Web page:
An alternative technique compared to the component method for calculating reserve requirements is to set the reserve contribution rate relative to the association’s operating budget. This is sometimes referred to as the cash flow method.
Unlike the component method, the cash flow method uses a projection of the association’s future capital needs and sets a target benchmark. This target is often calculated by analyzing the starting reserve balance and the current annual expenses that have been established by the HOA.
A funding plan is then created to help meet that target, with contributions being more malleable and adjusted accordingly to hit that number.
This method cares less about any future capital expenditures’ specifics, but rather what the target funding objective is. In that sense, the cash flow method relies more on choice rather than fixed equations, according to the Community Associations Institute6.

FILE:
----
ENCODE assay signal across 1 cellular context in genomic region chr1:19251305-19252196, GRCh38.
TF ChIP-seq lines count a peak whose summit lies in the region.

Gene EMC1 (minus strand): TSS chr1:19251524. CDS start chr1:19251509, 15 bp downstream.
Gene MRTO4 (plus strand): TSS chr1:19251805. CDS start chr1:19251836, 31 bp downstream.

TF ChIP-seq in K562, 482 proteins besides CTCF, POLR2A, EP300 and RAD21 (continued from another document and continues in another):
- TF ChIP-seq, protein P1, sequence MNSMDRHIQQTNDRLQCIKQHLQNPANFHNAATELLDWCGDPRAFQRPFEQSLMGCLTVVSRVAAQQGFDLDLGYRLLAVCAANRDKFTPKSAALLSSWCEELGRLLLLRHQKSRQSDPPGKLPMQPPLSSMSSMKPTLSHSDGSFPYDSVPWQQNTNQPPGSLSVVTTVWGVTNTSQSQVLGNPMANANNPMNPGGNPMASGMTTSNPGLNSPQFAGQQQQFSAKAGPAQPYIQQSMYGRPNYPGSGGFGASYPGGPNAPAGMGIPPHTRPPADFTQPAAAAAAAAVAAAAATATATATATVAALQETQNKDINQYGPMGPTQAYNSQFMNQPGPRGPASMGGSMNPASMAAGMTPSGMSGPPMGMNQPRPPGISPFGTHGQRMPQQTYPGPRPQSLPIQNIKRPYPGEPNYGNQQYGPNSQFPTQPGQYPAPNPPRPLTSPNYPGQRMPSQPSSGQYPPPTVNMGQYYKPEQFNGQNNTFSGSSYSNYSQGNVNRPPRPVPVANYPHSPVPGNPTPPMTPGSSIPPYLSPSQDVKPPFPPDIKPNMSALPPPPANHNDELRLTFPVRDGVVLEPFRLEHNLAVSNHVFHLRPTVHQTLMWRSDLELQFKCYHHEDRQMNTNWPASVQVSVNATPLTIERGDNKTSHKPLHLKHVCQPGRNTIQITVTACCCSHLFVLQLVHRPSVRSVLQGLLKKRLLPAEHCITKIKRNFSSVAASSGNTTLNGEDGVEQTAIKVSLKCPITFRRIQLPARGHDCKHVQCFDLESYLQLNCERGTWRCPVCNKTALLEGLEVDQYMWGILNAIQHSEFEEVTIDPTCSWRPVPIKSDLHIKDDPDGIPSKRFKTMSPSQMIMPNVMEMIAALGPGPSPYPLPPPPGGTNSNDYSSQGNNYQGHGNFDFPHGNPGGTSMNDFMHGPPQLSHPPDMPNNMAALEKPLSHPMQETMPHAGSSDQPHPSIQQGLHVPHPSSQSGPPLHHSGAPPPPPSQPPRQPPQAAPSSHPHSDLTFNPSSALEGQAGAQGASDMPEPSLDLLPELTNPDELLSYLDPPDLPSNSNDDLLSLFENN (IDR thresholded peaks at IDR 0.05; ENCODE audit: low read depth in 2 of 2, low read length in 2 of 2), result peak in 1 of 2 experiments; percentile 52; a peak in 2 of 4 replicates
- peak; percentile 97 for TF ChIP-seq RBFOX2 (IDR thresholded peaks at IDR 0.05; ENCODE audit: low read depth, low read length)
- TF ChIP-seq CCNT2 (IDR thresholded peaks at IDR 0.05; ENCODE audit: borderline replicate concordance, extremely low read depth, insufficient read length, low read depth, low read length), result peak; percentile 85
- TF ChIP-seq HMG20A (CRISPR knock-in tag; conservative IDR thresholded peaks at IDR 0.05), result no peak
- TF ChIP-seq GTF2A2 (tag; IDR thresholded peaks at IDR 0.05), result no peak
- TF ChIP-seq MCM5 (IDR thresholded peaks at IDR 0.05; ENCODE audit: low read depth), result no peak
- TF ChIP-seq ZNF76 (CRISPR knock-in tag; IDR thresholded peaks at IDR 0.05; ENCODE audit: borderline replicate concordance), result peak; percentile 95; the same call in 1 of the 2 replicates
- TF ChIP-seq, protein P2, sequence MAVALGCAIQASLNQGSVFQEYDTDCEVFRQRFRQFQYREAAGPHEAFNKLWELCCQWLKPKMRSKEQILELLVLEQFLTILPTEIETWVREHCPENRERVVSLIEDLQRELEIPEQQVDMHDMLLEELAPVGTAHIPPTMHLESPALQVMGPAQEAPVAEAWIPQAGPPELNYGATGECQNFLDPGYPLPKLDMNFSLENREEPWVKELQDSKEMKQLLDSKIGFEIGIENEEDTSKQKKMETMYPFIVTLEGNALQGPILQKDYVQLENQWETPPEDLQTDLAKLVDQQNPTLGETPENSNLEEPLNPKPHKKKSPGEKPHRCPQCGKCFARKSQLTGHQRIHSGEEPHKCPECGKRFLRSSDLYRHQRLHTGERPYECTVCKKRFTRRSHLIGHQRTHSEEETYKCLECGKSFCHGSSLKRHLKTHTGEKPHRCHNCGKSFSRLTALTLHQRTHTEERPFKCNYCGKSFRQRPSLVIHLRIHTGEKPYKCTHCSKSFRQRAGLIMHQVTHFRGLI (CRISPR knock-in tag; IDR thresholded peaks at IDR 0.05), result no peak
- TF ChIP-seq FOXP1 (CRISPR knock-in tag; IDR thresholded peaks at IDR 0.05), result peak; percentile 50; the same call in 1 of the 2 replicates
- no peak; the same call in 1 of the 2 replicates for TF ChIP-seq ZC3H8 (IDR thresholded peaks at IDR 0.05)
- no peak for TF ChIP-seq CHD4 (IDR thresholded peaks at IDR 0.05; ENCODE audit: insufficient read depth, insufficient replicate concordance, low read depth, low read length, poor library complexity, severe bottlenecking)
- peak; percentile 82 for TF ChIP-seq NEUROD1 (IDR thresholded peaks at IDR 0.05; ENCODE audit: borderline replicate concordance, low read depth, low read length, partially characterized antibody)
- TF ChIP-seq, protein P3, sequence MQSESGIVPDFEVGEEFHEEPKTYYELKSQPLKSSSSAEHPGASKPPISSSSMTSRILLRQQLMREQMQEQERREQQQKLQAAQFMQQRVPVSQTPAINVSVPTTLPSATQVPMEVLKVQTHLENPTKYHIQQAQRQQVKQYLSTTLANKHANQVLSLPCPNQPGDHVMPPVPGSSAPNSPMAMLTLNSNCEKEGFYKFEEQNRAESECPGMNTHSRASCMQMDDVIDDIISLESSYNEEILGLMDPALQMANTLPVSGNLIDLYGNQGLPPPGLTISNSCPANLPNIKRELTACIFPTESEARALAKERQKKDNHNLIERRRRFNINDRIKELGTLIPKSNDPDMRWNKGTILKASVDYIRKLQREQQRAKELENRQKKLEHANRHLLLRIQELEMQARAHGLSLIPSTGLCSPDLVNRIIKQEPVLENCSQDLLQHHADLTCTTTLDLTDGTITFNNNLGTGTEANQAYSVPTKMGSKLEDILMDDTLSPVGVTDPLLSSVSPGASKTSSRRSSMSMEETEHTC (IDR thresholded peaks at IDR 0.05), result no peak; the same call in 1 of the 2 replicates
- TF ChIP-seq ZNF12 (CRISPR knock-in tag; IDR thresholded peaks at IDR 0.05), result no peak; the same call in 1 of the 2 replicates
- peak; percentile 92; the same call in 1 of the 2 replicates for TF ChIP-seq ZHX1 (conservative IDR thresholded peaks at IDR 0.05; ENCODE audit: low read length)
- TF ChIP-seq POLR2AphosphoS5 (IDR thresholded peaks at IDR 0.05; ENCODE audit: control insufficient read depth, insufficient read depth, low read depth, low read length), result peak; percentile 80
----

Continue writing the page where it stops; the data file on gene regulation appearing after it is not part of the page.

Accounting For Inflation in Your Reserve Calculation
Other factors worth considering when completing your reserve calculation is the impact interest rates and inflation has on your money.
It’s not a hidden secret that the value of compound interest can add up over time. However, deposit rates have been historically low since the 2008 financial crisis and cannot keep pace with inflation.
Inflation has a mighty influence on your reserves because it can increase the cost of future repairs compared to what you would currently pay in the present.
Furthermore, undercutting inflation in your reserve calculation can lead to underfunding your reserve account, thus potentially having to rely on special assessments to make up for deficiencies in the budget.